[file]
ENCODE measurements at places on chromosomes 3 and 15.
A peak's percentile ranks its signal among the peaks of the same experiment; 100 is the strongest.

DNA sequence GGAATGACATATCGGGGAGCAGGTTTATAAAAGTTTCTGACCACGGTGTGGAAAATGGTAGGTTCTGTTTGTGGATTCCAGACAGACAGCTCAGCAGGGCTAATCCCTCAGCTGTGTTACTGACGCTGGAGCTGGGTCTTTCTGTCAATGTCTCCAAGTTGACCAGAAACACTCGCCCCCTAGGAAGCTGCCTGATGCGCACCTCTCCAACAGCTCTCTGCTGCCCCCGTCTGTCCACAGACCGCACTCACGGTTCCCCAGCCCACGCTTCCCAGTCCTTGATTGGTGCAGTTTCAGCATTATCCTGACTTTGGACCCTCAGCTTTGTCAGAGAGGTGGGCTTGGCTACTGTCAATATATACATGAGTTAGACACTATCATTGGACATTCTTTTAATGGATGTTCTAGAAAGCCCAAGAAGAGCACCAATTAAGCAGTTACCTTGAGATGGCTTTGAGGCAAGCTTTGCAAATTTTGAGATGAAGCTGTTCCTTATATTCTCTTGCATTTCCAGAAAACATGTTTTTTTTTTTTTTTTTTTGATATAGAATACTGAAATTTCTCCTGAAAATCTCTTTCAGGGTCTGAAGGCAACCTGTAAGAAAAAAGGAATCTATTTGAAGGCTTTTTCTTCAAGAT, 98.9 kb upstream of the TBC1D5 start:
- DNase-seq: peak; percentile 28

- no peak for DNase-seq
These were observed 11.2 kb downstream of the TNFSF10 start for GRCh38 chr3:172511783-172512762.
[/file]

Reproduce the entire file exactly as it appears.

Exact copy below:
ENCODE measurements at places on chromosomes 3 and 15.
A peak's percentile ranks its signal among the peaks of the same experiment; 100 is the strongest.

DNA sequence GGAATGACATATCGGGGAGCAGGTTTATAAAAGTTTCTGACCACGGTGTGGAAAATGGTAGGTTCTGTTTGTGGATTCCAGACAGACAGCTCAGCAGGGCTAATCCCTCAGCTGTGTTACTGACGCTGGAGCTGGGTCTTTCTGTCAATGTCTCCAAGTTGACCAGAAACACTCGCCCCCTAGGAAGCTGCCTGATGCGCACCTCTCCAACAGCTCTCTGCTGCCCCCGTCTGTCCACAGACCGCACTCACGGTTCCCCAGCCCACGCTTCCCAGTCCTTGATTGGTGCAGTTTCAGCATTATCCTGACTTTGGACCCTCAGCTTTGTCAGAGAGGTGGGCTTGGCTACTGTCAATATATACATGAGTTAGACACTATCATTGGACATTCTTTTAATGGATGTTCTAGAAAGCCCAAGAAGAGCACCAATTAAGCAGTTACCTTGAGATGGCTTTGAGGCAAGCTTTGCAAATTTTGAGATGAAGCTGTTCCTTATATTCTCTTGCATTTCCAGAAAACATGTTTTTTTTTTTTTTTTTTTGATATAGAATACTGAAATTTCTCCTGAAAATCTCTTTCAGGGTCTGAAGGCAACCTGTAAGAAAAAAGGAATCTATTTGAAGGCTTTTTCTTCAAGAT, 98.9 kb upstream of the TBC1D5 start:
- DNase-seq: peak; percentile 28

- no peak for DNase-seq
These were observed 11.2 kb downstream of the TNFSF10 start for GRCh38 chr3:172511783-172512762.